Star Trek: Boldly Go #2
Published by: IDW Publishing
Writer: Mike Johnson
Art by: Tony Shasteen
Colourist: Davide Mastrolonardo
Letterer: Andworld Design
Covers by: George Caltsoudas, Tony Shasteen and Marc Lamming (Colours by Mark Roberts)
Edited by: Sarah Gaydos & Chris Cerasi
Release Date: 9th November 2016
Warning: this review contains spoilers.
Responding to a distress call from the U.S.S Concord, Captain Kirk and the U.S.S Endeavour arrive to find the ship in pieces. A few survivors are rescued, including the Concord’s first officer, Hikaru Sulu. The attackers had only one message: Resistance is Futile. The story continues as Kirk and his crew try to understand who and what the Borg are and the danger they pose, not only to themselves but also the Romulan Empire…
Introducing the Borg to the Kelvin timeline was a bold move by Mike Johnson. I must admit to being fairy dubious about whether it was the right thing to do or perhaps it was simply a gimmick to launch the second volume of the ongoing series. However, after reading the second issue, having the Borg meet Captain Kirk and his crew works perfectly. In some ways, it felt like watching the first time the crew of the Enterprise-D from The Next Generation met the Borg with the Concord being carved apart, warnings about not being able to resist and the realisation that the Borg are like nothing they have ever met before. There was also a nice nod to the Concord having its own Battle Bridge.
The issue moves along at a steady pace and we find out that possibly the Vulcans encountered the Borg before humanity, that Sulu’s husband and daughter are also aboard the Concord (are families now allowed to serve aboard starships like in TNG?) and importantly that there might be a temporal connection to the destruction of the Kelvin. Could that explain the presence of the Borg? Again, Johnson shows he can handle multiple storylines and therefore his stories are exciting while equally character driven.
The introduction of Terrell as a Borg was reminiscent of Captain Picard being assimilated into Locutus and it will be interesting to see what happens to his character in the rest of the story. Kirk’s relationship with his new first officer aboard the Endeavour is enjoyable to read and you can see how Kirk has grown with his choices in decisions and thinking before he acts. He’s becoming the James Kirk that we know from the Original Series. There’s no room for Scotty in this issue but I’m sure he will be making an appearance before too long.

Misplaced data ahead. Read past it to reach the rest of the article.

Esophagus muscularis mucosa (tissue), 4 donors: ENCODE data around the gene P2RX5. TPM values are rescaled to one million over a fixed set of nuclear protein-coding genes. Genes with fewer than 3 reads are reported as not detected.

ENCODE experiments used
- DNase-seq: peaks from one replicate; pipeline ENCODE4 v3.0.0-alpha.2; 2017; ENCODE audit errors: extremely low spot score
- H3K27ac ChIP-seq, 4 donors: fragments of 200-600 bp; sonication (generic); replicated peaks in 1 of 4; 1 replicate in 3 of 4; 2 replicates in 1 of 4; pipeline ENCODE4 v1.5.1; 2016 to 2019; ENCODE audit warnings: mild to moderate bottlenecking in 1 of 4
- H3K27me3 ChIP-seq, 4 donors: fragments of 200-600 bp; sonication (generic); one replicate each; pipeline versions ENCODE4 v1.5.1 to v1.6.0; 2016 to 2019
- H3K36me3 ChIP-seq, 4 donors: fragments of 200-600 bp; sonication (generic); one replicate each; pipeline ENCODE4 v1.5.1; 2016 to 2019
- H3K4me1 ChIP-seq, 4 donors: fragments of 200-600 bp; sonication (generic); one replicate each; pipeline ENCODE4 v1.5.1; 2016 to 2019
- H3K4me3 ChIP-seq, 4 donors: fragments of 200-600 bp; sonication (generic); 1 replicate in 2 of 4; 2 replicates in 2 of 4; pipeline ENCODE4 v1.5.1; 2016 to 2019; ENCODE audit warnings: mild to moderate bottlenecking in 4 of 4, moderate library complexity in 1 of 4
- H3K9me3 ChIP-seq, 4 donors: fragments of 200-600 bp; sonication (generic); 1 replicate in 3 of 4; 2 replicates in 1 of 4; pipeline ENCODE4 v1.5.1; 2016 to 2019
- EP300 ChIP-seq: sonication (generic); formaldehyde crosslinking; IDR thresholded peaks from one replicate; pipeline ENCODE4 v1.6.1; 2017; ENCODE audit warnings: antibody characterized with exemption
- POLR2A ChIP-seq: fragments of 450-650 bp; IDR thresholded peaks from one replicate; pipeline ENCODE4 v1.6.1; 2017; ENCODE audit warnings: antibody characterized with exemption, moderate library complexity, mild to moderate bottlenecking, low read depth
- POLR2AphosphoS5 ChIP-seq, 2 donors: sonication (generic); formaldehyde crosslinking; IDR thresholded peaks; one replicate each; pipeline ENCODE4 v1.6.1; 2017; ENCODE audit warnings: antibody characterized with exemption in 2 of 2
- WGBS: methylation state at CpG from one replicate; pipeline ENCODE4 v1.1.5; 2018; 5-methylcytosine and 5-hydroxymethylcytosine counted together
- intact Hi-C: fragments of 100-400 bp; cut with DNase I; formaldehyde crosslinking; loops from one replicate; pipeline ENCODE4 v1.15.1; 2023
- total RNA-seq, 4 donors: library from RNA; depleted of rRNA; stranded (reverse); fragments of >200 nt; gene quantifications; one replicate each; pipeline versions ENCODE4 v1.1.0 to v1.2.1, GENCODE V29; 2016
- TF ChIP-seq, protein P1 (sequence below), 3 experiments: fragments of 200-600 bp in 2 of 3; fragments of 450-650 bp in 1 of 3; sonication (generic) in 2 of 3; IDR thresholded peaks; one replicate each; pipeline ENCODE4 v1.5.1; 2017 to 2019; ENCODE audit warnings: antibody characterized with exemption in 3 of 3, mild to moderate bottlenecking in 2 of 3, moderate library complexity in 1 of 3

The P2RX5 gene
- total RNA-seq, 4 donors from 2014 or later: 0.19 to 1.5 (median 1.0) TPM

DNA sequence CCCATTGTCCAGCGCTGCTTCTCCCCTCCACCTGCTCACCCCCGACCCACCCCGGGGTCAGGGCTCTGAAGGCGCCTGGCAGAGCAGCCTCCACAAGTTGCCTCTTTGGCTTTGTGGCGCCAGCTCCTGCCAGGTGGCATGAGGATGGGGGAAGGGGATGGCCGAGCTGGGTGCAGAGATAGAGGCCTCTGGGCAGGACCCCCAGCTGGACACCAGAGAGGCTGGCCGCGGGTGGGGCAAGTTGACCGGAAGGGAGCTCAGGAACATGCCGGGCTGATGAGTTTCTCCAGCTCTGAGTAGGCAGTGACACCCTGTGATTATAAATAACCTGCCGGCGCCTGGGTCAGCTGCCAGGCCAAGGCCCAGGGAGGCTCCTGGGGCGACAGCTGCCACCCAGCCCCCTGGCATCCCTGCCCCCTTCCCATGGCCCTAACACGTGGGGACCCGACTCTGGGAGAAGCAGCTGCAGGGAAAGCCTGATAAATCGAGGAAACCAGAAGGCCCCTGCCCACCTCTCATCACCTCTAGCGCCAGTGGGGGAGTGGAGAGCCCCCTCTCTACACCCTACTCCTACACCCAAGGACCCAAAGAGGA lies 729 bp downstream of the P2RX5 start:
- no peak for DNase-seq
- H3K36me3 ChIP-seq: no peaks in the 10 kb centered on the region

The art by Tony Shasteen continues to impress. The way in which the Borg carved out chunks of the Concord was a perfect recreation of the scenes from ‘Q Who’ while the Terrell drone was a nice “take” on the Borg design. The double page drawing of the Borg sphere attacking the Armstrong outpost was drawn well with some great details of the colony. The final page of the issue with the Concord’s crew being assimilated was haunting and was a great image with which to leave the story.
The details that we expect from Shasteen were on every panel; from the bridge to sickbay to the reaches of space and upon New Vulcan. The Vulcan elder who allows Spock and Uhura to investigate the Borg seems very familiar, in fact she looks like Dame Judi Dench. That will be a question for the Holodeck podcast to pose to Shasteen when he next appears on the show.
It’s becoming harder and harder now to imagine Star Trek being drawn by a different artist, Shasteen has made the Kelvin universe his own and everything he works on turns into pure latinum.
The colouring by Davide Mastrolonardo brought to life the Borg, from the familiar green glow of their tractor beams to the darkness of the spheres and those red eye pieces.
There are four covers for the second issue with Sulu being the focus of three. The standard cover is by George Caltsoudas with Sulu posing with a very bright orange colouring. The subscription cover is by Tony Shasteen which depicts Spock with his transfer orders in the background (although his says he’s now on leave on Vulcan). There is also a photo cover with Jon Cho from Star Trek Beyond. There’s only one retail incentive cover; like the first issue this is by Marc Laming and shows Sulu in his uniform along with the new survival jacket and him in his orbital suit. There is also a photo of Sulu’s husband and daughter and of course his trusty samurai sword.
Out of the four, the cover by Shasteen stood out for me, the likeness of Spock was spot on although I am beginning to like the style of the covers from Caltsoudas.
Everyone will no doubt have an opinion on the Borg being introduced to the Kelvin timeline but with Johnson at the helm you can be sure the story will be incredible. The second issue was an enjoyable read and much like ‘The Q Gambit’, I can imagine we’re about to go on a roller-coaster of a ride. The art by Shasteen doesn’t disappoint and combined with Johnson’s story, the comics are certainly going boldly…